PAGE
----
Final topology

from Wikipedia, the free encyclopedia

As a final topology with respect to an imaging family is known in the mathematical branch of topology , the finest topology on a set  X that this family of mappings from other topological spaces by X ever makes. So the final topology is produced by "forward transmission" existing on the archetype spaces Topological the amount X . This is the application of a more general concept from category theory to topological spaces, with which important “natural spaces” such as quotient and sum spaces can be placed in a common framework. Depending on the context, one speaks ofQuotient topology or sum topology .


Given a set X , a family of topological spaces and a family of pictures f i  : Y i → X . A topology S on X is called a final topology with respect to the family if it has one of the following equivalent properties:

Universal property of the final topology
  1. S is the finest topology on X , with respect to which all mappings are continuous.
  2. A subset O of X is open (i.e. in S ) if and only if all of its archetypes are open in the respective archetype spaces.
  3. A function of X in a topological space is continuous if and only if is continuous for each of the family.


The three formulations of the definition highlight different aspects of the final topology:

  1. Here it is viewed as the infimum of certain topologies in the association of all topologies on X : Through each individual mapping a topological structure is transferred from the archetype space to X and the final topology S is the average of all these topologies. With this definition the existence of the final topology can be proven.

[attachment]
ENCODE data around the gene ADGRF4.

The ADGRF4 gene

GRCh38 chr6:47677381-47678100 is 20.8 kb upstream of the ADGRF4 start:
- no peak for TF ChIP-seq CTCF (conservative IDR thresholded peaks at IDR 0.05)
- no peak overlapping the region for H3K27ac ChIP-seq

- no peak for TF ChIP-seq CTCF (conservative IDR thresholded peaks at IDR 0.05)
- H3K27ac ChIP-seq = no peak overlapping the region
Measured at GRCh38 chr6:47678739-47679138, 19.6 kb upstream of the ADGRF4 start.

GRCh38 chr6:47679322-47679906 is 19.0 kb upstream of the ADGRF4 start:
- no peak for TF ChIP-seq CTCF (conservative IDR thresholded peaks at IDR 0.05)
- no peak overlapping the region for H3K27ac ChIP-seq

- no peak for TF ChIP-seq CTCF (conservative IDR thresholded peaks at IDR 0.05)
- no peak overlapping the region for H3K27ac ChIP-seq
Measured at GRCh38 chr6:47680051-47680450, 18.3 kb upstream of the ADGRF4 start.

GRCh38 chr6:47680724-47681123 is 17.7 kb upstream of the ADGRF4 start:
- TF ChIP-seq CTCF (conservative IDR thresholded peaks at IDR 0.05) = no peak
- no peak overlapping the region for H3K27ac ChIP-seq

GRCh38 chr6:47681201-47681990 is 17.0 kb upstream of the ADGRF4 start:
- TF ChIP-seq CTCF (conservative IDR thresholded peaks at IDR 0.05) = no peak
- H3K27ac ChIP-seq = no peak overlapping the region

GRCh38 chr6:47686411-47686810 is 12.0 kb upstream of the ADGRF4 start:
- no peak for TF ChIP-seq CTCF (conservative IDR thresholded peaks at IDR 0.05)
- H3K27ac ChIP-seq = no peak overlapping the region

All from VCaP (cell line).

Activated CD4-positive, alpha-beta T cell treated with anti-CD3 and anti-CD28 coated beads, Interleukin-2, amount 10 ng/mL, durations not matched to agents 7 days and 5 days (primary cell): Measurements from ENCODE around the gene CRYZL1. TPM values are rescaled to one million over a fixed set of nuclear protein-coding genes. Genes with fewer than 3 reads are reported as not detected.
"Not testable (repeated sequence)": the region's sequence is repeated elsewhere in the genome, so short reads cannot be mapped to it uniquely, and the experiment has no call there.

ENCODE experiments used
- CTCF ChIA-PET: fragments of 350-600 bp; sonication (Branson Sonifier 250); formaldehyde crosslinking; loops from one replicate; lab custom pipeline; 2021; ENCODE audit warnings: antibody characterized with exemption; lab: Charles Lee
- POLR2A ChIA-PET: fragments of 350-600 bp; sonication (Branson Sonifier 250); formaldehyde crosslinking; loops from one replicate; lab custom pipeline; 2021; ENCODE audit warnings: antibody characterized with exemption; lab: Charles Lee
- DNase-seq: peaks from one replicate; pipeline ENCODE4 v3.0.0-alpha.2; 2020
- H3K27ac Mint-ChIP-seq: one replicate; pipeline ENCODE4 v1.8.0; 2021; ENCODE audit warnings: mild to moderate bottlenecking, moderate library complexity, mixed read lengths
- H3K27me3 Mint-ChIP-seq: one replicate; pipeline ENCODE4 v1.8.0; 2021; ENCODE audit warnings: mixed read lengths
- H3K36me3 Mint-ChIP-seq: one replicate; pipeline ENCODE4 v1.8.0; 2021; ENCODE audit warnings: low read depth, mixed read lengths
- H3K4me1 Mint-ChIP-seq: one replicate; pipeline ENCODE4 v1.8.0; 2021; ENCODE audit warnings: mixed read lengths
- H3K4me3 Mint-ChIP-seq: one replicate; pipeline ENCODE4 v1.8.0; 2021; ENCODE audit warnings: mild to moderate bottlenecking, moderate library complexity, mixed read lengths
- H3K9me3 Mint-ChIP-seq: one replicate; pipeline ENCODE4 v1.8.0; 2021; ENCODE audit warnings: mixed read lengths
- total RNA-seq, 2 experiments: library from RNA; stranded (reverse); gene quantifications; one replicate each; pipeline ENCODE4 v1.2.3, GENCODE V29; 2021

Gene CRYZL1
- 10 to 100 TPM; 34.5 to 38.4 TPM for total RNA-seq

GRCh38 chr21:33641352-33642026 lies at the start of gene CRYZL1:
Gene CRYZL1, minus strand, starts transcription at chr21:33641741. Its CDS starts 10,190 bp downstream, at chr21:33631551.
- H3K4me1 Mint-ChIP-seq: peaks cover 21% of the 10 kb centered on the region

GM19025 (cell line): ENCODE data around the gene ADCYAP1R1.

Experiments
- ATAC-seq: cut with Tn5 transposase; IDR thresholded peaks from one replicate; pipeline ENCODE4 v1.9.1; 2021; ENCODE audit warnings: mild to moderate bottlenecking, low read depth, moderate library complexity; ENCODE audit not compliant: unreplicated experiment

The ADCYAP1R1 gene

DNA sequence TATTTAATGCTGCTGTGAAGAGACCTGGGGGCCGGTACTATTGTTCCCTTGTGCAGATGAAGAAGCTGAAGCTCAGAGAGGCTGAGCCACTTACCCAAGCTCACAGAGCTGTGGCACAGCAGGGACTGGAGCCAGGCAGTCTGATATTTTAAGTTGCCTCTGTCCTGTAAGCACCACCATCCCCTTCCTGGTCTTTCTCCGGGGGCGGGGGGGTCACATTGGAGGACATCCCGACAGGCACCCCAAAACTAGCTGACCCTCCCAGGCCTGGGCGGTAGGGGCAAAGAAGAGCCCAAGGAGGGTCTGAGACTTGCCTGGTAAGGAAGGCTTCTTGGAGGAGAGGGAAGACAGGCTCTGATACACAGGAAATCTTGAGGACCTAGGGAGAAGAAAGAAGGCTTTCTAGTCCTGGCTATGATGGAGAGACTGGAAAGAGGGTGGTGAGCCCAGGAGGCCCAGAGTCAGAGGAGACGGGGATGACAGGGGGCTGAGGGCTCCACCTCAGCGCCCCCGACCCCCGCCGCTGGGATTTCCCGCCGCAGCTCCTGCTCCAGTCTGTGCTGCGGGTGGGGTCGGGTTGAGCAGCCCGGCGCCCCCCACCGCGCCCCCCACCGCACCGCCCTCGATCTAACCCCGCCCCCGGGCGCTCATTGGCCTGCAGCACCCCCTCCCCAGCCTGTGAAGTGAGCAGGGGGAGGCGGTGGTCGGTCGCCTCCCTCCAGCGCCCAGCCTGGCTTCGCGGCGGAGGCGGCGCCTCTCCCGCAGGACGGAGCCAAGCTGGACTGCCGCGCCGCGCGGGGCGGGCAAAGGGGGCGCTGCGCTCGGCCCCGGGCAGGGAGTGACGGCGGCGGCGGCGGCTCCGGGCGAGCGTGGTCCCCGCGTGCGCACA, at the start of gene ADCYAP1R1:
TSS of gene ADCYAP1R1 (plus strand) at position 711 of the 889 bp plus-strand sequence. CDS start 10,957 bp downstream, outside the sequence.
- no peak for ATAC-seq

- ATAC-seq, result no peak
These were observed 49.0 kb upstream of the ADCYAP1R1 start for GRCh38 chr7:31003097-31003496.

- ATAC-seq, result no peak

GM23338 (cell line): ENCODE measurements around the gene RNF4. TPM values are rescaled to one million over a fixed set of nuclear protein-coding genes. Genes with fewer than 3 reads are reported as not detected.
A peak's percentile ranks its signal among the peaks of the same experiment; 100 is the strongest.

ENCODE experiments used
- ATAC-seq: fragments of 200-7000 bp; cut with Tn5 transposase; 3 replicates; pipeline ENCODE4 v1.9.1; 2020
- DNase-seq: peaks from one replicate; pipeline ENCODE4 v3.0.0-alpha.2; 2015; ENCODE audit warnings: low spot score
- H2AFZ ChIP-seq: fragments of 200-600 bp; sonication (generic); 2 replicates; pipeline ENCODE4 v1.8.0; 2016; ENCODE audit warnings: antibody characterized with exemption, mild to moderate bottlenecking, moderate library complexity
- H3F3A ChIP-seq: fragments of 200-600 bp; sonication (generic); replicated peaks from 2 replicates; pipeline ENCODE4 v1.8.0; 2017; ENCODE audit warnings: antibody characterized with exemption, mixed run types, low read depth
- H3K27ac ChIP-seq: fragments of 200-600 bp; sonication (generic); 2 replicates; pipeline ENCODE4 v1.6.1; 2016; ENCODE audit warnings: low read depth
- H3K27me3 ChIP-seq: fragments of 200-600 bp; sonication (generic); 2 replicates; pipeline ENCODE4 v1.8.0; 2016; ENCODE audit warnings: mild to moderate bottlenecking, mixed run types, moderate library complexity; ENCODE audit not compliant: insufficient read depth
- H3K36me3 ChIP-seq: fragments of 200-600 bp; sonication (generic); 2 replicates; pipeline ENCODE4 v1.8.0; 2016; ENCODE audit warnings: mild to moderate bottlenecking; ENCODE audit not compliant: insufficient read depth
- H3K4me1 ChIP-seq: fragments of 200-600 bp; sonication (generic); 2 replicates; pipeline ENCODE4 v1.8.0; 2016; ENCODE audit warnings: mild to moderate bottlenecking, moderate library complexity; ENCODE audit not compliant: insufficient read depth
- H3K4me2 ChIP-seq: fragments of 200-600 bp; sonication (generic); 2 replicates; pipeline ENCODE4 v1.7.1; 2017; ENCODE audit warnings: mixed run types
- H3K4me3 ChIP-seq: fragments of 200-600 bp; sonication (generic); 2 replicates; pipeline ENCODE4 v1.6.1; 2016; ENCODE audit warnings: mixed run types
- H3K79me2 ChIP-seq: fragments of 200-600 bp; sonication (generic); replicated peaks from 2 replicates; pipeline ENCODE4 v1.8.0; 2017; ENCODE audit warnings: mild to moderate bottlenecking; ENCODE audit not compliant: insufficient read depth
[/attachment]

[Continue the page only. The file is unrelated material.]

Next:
2. This definition is constructive. With it you can decide for any subsets of X whether they are open in the final topology. This easily results in the uniqueness of this topology.
  3. The abstract characterization justifies the designation “final” topology and allows these structures to be viewed in the more general framework of category theory. The initial topology can be characterized by its dual property.


  • The quotient topology is the final topology with regard to the canonical projection onto the quotient space.
  • The topological sum space of a family of topological spaces is the final topology on the disjoint union set of the family with respect to the canonical inclusion maps. In this case, the final topology is also called the sum topology .
  • The combination of the sum and quotient space formation, ie the "gluing" of several topological spaces, can be done in one step with the final topology.